No bread this week
Passover for Dummies: Explaining culinary rules to the uninformed
Editor's note: After we posted a column this week about the joys of eating bread without remembering it was Passover, we called in contributor Marci Gilbert for some sensitivity training.
This week is Passover, one of the most important holidays of the Jewish calendar, symbolizing the exodus of Israelites from slavery in Egypt. During this time, we have seders with family and friends filled with many traditions and eat special foods and eliminate others.
One of the most notable parts of celebrating Passover is the absence of some everyday foods for the duration of the holiday (seven or eight days, depending on the level of observance). I’m sure you are familiar with a Jewish friend saying no to pizzas, breads and desserts during this holiday.
But what about peanut butter?
Here are a few things to know about the culinary rules of Passover:
Their kitchen has been cleaned out
For Passover, observant Jews remove all non-kosher items from their homes, including crackers, cereals, breads, and the like. These foods are called “chametz” and are literally taken out of homes for the holiday. It’s a good excuse for spring cleaning. Remember that lesson from my previous column?
Some people store food in a box to bring back, and some get rid of the items completely. Some people also have Passover dinnerware and store their regular set.
By Day 6, don’t tempt your friend with a bagel from the office break room
Eating matzo by this day is just bland. My stomach hurts and I crave things I used to not think twice about. Bread is so tempting. Breakfast is a tough meal when muffins, bagels and cereal are off limits. Matzo with jam only lasts so long.
Don’t tempt your friends with soda, either
Corn syrup is a no-no because it’s part of the corn family, which is not kosher for Passover, either. Other big grains are banned, too: Wheat, barley, rye, oat and spelt.
Other banned foods that are not as straightforward: String beans and peanut butter, both derived from the legume family. However, almond butter and other vegetables are OK.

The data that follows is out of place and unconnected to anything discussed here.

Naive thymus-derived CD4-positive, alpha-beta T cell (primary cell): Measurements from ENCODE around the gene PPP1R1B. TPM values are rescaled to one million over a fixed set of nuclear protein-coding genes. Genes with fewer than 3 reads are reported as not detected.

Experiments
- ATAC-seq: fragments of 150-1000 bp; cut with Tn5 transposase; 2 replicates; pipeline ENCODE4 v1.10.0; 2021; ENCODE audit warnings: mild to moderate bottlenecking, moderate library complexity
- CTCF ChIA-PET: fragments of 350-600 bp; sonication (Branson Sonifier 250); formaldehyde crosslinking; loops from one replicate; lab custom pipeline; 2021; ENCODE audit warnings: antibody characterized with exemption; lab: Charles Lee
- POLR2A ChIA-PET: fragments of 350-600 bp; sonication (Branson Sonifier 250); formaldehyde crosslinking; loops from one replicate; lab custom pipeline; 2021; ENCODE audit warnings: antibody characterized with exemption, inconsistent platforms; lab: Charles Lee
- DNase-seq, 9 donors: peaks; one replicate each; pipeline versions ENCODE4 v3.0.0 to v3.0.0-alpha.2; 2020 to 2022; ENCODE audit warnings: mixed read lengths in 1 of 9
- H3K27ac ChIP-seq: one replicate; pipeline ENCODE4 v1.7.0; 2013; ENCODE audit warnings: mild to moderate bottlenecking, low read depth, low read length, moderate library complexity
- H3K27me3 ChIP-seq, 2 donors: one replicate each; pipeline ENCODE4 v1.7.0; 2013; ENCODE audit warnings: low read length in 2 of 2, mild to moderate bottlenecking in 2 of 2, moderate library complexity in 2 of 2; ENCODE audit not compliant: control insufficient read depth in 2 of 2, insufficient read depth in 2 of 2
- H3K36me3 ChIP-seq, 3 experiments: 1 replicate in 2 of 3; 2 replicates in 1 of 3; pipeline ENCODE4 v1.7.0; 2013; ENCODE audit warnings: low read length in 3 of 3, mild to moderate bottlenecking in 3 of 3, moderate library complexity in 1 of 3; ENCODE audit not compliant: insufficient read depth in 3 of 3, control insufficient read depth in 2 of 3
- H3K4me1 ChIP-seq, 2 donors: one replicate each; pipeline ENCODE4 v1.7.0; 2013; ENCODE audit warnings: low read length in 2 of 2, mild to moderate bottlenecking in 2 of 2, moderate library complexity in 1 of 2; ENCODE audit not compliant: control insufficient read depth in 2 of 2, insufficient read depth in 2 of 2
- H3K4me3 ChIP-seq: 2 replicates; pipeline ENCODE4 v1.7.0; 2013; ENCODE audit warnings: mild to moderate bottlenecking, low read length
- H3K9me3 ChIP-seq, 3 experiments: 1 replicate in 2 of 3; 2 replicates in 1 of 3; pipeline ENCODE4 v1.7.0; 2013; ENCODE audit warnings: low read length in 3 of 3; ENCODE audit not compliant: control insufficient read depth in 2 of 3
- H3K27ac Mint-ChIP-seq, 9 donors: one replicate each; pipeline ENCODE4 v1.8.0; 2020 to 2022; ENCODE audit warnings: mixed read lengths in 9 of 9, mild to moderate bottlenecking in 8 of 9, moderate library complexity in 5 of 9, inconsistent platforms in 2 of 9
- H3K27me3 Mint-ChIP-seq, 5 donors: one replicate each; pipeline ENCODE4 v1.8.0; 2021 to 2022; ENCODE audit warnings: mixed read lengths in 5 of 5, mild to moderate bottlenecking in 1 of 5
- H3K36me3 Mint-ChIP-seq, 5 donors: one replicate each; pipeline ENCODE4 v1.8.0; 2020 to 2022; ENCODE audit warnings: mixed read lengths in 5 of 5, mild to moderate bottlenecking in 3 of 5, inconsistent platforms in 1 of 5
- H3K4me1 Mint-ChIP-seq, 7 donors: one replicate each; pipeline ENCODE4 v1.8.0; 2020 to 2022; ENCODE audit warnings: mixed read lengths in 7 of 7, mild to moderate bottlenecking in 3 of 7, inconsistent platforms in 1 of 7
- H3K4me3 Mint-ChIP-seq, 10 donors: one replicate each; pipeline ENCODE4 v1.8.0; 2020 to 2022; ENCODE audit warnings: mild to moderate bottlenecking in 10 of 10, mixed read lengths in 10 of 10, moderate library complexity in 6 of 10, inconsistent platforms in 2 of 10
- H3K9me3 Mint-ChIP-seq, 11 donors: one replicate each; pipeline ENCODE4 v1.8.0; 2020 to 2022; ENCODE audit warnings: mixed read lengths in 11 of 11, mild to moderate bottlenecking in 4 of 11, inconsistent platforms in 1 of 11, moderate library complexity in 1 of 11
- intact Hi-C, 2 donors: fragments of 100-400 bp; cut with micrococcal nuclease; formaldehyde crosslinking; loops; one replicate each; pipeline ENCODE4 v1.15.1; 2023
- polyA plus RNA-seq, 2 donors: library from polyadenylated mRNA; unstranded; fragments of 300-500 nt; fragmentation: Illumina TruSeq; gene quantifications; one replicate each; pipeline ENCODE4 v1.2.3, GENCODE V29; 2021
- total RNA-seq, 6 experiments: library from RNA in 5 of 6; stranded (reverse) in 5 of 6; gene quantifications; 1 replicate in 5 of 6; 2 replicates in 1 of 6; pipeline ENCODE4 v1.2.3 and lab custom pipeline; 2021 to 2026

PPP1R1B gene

Rice is also included in the list for some Jews but not all (long story), leaving sushi out of commission this week for many.
Don’t offer them a beer
Many alcoholic beverages include a syrup or are derived from barley or a fermented grain. Wine is acceptable, beer is not.
Don’t bring them a box of matzo
Matzo is actually sold year round, but many boxes sold outside of Passover are not kosher for Passover. I don’t understand it either. Make sure the box says “Kosher for Passover and all year round.” I make this mistake every year.
Let them choose the restaurant if dining out together
As you can see, eating is a bit of a pickle this week. Some Jews won’t eat outside the home at all, or will bring food along. But some will eat “Passover style” and decline the bread basket, instead choosing a meal of mostly fruit, vegetables and meat or fish.
If you’re wondering what observant Jews do eat, there are still plenty of options. Manischevitz, the major Jewish food producer, offers lots of altered foods using matzo meal instead of flour to make Passover cakes and even breakfast cereals. There are also egg noodles, macaroons, and many chocolate desserts.
Other cleaner foods include fruits and vegetables, eggs, cheese and kosher meats. Matzo ball soup is an obvious staple as well.
The extent to which people observe Passover is an individual decision, ranging from not observing the culinary laws at all, to just eliminating bread, to following the rules very strictly. This is obviously a humorous look at Passover, but the holiday is a serious and meaningful one where food choices are just part of the celebration.